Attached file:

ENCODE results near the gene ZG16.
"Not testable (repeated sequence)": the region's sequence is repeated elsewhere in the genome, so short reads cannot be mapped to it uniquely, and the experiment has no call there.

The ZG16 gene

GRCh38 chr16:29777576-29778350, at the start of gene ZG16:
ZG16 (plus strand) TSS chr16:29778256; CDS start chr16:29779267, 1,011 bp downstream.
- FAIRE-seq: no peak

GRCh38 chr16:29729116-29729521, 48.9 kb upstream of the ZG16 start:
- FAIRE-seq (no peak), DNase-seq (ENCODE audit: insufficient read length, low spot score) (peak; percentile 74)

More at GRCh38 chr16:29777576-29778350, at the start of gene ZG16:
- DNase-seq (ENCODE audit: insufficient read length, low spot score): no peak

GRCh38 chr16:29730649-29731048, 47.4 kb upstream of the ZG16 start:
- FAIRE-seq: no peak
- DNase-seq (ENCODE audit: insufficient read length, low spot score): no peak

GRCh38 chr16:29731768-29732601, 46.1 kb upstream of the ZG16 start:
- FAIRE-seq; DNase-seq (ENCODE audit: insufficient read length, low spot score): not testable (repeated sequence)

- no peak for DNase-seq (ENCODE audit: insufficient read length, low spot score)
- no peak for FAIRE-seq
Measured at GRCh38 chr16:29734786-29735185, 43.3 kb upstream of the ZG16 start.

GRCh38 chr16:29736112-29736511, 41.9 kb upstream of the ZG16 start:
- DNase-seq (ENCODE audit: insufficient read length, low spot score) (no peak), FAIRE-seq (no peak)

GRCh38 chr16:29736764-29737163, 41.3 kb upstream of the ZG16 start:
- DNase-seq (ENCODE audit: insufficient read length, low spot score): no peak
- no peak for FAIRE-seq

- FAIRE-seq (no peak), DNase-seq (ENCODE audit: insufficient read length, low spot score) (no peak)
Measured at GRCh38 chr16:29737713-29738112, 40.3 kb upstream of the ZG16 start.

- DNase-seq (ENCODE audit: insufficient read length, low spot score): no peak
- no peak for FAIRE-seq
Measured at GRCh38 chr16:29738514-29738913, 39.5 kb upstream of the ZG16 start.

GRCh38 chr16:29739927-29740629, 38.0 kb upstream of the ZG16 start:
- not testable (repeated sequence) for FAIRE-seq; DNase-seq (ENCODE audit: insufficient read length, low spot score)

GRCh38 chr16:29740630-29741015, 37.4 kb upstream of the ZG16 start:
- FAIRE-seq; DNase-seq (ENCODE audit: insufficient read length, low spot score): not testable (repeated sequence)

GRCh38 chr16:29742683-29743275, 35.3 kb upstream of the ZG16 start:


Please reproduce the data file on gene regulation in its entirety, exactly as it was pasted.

ENCODE results near the gene ZG16.
"Not testable (repeated sequence)": the region's sequence is repeated elsewhere in the genome, so short reads cannot be mapped to it uniquely, and the experiment has no call there.

The ZG16 gene

GRCh38 chr16:29777576-29778350, at the start of gene ZG16:
ZG16 (plus strand) TSS chr16:29778256; CDS start chr16:29779267, 1,011 bp downstream.
- FAIRE-seq: no peak

GRCh38 chr16:29729116-29729521, 48.9 kb upstream of the ZG16 start:
- FAIRE-seq (no peak), DNase-seq (ENCODE audit: insufficient read length, low spot score) (peak; percentile 74)

More at GRCh38 chr16:29777576-29778350, at the start of gene ZG16:
- DNase-seq (ENCODE audit: insufficient read length, low spot score): no peak

GRCh38 chr16:29730649-29731048, 47.4 kb upstream of the ZG16 start:
- FAIRE-seq: no peak
- DNase-seq (ENCODE audit: insufficient read length, low spot score): no peak

GRCh38 chr16:29731768-29732601, 46.1 kb upstream of the ZG16 start:
- FAIRE-seq; DNase-seq (ENCODE audit: insufficient read length, low spot score): not testable (repeated sequence)

- no peak for DNase-seq (ENCODE audit: insufficient read length, low spot score)
- no peak for FAIRE-seq
Measured at GRCh38 chr16:29734786-29735185, 43.3 kb upstream of the ZG16 start.

GRCh38 chr16:29736112-29736511, 41.9 kb upstream of the ZG16 start:
- DNase-seq (ENCODE audit: insufficient read length, low spot score) (no peak), FAIRE-seq (no peak)

GRCh38 chr16:29736764-29737163, 41.3 kb upstream of the ZG16 start:
- DNase-seq (ENCODE audit: insufficient read length, low spot score): no peak
- no peak for FAIRE-seq

- FAIRE-seq (no peak), DNase-seq (ENCODE audit: insufficient read length, low spot score) (no peak)
Measured at GRCh38 chr16:29737713-29738112, 40.3 kb upstream of the ZG16 start.

- DNase-seq (ENCODE audit: insufficient read length, low spot score): no peak
- no peak for FAIRE-seq
Measured at GRCh38 chr16:29738514-29738913, 39.5 kb upstream of the ZG16 start.

GRCh38 chr16:29739927-29740629, 38.0 kb upstream of the ZG16 start:
- not testable (repeated sequence) for FAIRE-seq; DNase-seq (ENCODE audit: insufficient read length, low spot score)

GRCh38 chr16:29740630-29741015, 37.4 kb upstream of the ZG16 start:
- FAIRE-seq; DNase-seq (ENCODE audit: insufficient read length, low spot score): not testable (repeated sequence)

GRCh38 chr16:29742683-29743275, 35.3 kb upstream of the ZG16 start: